Lastly, the last historian to help bring Mildred’s life into the limelight is me. My name is Dustin Lowe and I expect to get my bachelors in English and a Minor in History around 2020 from The Ohio State University. My main influence for why I find the World War 2 era so interesting is because of my History teacher in high school. I took his World War 2 class and it was very interesting to really get into the specifics of the war and the history of Germany from the Weimar Republic to the rise of National Socialism. I also feel as though learning about this history can help with our current political climate and the worrying rise of Neo-Nazi and far-right groups around the world. For my influences and how I feel about the two scholars: I was deeply invested into Mildred Fish-Harnack’s life after I first read Brysac’s Resisting Hitler. Her life felt inspiring to me in that she didn’t just “follow her husband’s orders”, as the Gestapo and CIA framed it, but she did what she could to help in intelligence gathering and refused to leave (3 different times) both her husband’s side and Germany itself. In regard to Peter’s book, he gave a lot of insight into the Red Orchestra’s actions involving their espionage activities but not much else. But he understood that their contributions were significant in helping to bring an end to Hitler and the Nazi regime.
While reading the collections of various reports and with the help of Shareen and Peter, I was able to find out a lot about the Red Orchestra; the various dealings they had with both Soviet and American intelligence, the organization’s history which was subject to a lot of misinformation, and the preferred progressive and Marxist ideals that they wished to implement in Germany. Arvid was influenced by the Great Depression to see the Soviet model of a planned economy as more preferable to the free-market economy. He became a Nazi to infiltrate the economics ministry and learn the various German secrets. Arvid later met and partnered with Harro Schulze-Boysen who was a young Luftwaffe Lieutenant from a very distinguished German family. The resistance network began sending both military and economic secrets to both the Soviets and Americans. The group smuggled important secrets about the Nazis to the U.S. and Soviet governments and helped Jews escape from Germany. This particular group was actually doing extremely well with hiding their presence until the Soviets, desperate to gain intel due to the Nazi’s encroaching on Moscow, broadcasted the real names of their informants instead of using their code names. The Nazi regime successfully translated the Soviet message and arrested the members mentioned which included Arvid and Harro.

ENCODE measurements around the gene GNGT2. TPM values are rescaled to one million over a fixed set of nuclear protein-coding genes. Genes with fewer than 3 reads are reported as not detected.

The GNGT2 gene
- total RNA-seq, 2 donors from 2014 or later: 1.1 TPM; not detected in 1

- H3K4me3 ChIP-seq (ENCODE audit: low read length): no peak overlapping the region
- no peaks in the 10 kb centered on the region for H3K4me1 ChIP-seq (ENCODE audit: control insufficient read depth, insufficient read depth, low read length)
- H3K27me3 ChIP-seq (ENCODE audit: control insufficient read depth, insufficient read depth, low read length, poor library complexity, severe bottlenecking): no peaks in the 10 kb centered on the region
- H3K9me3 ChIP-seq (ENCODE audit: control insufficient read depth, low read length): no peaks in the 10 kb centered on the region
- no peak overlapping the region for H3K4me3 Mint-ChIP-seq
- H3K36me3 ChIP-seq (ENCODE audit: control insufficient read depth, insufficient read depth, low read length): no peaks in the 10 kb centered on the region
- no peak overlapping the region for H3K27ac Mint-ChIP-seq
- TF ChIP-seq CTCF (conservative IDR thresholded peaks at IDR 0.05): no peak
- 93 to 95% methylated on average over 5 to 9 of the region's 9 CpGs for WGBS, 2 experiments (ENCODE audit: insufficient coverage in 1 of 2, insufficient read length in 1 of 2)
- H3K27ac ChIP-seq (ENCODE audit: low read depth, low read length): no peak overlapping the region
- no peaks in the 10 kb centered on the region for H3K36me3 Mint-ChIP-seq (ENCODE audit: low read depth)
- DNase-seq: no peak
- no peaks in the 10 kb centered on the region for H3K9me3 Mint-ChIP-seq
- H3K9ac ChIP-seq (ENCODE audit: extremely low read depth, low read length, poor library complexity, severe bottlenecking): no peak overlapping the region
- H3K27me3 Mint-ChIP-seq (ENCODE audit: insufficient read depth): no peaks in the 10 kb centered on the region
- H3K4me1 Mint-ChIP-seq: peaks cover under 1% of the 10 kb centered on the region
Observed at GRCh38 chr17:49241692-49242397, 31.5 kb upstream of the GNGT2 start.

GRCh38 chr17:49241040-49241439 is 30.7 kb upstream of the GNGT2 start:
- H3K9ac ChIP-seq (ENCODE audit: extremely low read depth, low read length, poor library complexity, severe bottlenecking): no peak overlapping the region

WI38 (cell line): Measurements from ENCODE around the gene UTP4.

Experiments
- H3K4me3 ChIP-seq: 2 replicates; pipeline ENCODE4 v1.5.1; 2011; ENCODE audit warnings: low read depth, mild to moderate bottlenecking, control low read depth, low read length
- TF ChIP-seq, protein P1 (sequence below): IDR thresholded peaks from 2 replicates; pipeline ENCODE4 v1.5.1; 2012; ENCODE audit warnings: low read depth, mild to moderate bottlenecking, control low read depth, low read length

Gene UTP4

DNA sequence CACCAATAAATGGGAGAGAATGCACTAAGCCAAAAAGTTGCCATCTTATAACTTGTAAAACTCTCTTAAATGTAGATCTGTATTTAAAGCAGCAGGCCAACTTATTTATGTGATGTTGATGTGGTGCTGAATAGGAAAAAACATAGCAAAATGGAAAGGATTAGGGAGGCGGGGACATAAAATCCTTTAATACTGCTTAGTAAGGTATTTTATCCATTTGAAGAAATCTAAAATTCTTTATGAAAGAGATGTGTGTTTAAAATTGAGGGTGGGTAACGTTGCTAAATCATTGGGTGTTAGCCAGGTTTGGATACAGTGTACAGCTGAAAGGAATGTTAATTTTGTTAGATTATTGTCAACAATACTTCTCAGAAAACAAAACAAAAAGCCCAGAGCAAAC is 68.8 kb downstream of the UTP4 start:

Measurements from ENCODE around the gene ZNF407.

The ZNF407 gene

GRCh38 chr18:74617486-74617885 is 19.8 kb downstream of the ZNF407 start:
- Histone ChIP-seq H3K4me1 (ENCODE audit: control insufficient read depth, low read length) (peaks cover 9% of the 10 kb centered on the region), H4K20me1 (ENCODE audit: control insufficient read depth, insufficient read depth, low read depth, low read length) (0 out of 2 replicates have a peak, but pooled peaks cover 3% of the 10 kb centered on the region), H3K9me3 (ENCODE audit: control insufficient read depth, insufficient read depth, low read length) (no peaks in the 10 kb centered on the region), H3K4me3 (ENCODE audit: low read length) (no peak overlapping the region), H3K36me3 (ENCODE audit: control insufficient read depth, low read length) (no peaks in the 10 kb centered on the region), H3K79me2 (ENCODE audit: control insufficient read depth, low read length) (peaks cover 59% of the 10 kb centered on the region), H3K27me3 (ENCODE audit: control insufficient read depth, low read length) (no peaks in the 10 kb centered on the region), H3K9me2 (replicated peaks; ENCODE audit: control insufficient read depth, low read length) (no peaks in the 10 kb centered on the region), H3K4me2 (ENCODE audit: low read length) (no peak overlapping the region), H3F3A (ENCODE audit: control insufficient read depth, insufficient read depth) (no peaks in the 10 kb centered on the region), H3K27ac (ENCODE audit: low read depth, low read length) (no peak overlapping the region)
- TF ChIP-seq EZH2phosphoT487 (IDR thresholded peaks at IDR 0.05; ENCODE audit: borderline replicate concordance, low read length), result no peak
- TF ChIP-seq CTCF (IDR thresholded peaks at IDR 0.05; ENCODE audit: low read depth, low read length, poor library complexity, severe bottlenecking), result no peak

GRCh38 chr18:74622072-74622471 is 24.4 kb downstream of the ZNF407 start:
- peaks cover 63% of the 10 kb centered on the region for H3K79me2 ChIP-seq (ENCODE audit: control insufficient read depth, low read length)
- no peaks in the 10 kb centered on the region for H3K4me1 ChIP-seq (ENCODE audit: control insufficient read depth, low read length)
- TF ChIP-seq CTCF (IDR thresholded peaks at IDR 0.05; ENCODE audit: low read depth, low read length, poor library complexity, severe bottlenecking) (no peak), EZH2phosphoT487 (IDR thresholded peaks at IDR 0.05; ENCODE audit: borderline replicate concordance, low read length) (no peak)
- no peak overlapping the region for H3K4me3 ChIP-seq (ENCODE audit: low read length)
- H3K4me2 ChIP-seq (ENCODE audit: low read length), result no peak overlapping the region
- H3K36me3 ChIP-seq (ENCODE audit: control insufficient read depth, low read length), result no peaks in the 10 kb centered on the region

According to Brysac during an interview with PBS, she believed the Red Orchestra wasn’t successful as she explained, “their resistance activities made no difference at all, and their spying for the Soviets: Stalin didn’t believe them. And the Americans didn’t believe them. So, I don’t think you could say they were a success. Now, that doesn’t mean that they weren’t noble and worthwhile people and role models for people. But I don’t think you could call them successful.” However, despite the group’s efforts (or lack therefore of), Mildred’s story should still be honored as a hero of the resistance against the Nazi regime. She never turned her back against Germany an while she wasn’t without fear, Mildred was very brave to fight against Hitler. Mildred and the rest of the group wouldn’t want to be remembered as heroes, but as people. After her husband attempted to convince her to return to the United States, Mildred famously said, “it’s not a question of how dangerous it is, I’ve got work to do, I’m not going.”